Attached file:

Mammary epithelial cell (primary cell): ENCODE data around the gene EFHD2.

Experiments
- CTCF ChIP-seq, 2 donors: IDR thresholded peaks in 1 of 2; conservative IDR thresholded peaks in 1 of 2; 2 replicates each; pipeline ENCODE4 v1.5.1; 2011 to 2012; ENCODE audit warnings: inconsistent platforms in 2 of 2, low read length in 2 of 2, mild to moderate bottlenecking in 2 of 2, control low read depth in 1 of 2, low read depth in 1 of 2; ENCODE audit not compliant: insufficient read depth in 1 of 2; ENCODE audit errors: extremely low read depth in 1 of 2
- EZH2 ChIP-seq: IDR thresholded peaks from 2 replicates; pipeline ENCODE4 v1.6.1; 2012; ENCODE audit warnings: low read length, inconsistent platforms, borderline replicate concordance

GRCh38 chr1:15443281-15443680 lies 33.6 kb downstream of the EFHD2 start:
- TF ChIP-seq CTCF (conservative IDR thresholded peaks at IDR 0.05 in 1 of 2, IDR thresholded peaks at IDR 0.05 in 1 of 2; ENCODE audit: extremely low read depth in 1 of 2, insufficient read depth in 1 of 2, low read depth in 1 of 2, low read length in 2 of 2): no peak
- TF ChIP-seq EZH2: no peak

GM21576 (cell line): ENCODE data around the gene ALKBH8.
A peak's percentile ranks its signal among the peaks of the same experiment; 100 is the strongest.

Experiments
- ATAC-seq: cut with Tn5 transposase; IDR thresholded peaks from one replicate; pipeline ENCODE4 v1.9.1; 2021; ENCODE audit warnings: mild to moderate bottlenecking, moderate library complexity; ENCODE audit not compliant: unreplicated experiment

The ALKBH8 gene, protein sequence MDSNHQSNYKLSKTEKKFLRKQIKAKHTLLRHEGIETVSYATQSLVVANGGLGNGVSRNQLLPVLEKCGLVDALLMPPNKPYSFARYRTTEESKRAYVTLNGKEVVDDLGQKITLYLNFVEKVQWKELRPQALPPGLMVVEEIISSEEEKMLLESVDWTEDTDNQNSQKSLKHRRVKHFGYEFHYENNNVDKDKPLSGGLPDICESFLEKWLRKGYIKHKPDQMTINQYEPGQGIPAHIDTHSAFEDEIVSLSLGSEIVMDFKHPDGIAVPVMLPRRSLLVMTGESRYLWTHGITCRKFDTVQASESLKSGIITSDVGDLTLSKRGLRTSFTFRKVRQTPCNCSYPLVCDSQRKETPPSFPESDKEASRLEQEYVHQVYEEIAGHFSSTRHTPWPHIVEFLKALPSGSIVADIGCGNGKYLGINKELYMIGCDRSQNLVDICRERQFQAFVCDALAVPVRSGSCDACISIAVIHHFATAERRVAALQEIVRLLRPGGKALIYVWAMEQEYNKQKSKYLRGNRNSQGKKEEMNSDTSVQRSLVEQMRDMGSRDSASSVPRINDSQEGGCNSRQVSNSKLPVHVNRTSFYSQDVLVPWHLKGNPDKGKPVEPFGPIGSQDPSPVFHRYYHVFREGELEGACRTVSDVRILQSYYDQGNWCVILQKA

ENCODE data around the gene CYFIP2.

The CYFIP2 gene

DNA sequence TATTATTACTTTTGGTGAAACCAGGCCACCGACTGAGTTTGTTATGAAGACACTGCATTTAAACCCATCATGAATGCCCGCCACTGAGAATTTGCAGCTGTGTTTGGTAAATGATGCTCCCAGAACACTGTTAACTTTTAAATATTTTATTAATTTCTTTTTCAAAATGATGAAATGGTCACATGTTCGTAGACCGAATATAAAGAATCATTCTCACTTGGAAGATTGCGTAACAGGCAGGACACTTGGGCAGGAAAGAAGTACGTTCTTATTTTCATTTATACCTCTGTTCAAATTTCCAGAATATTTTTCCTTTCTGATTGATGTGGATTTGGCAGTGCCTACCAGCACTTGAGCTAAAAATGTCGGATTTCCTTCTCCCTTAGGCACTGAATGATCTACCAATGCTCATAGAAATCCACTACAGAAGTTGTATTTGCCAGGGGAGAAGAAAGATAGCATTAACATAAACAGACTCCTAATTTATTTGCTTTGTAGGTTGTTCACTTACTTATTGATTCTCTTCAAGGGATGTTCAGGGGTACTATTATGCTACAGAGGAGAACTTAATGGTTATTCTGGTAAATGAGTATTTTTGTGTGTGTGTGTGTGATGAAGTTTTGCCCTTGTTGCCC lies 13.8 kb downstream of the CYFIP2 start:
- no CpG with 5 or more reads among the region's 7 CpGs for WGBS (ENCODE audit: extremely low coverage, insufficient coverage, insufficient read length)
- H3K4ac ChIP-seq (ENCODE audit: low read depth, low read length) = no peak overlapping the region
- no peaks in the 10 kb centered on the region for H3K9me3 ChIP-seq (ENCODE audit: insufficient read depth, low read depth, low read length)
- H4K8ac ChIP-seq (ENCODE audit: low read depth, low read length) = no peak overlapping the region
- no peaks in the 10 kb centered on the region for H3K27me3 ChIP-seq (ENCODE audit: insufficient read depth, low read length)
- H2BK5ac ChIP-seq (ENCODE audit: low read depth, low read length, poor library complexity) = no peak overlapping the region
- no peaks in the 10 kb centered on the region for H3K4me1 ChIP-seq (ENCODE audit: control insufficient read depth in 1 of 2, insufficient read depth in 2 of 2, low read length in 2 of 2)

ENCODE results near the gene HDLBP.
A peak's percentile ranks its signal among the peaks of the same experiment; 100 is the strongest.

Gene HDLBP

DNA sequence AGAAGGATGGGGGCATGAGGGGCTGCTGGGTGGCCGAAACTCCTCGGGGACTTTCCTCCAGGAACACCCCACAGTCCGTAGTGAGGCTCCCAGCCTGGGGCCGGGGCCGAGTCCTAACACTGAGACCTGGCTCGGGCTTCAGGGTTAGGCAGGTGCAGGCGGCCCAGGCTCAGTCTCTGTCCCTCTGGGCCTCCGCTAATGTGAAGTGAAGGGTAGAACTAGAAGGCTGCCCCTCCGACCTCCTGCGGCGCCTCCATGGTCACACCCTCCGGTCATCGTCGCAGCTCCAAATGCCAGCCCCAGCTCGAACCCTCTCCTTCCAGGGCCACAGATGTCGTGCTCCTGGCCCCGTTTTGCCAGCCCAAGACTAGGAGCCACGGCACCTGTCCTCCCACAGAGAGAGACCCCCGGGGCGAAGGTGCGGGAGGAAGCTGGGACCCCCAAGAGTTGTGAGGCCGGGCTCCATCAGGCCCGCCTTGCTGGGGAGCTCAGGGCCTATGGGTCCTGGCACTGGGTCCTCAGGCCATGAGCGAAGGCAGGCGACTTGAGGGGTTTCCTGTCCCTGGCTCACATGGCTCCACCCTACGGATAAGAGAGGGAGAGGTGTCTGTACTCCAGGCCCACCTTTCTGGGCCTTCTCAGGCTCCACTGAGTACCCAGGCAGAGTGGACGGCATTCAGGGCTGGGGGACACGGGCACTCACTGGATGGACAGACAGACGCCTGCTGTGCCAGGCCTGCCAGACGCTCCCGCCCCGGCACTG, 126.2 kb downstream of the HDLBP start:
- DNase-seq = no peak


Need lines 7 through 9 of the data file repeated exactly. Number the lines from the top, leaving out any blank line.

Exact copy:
- TF ChIP-seq EZH2: no peak

GM21576 (cell line): ENCODE data around the gene ALKBH8.
A peak's percentile ranks its signal among the peaks of the same experiment; 100 is the strongest.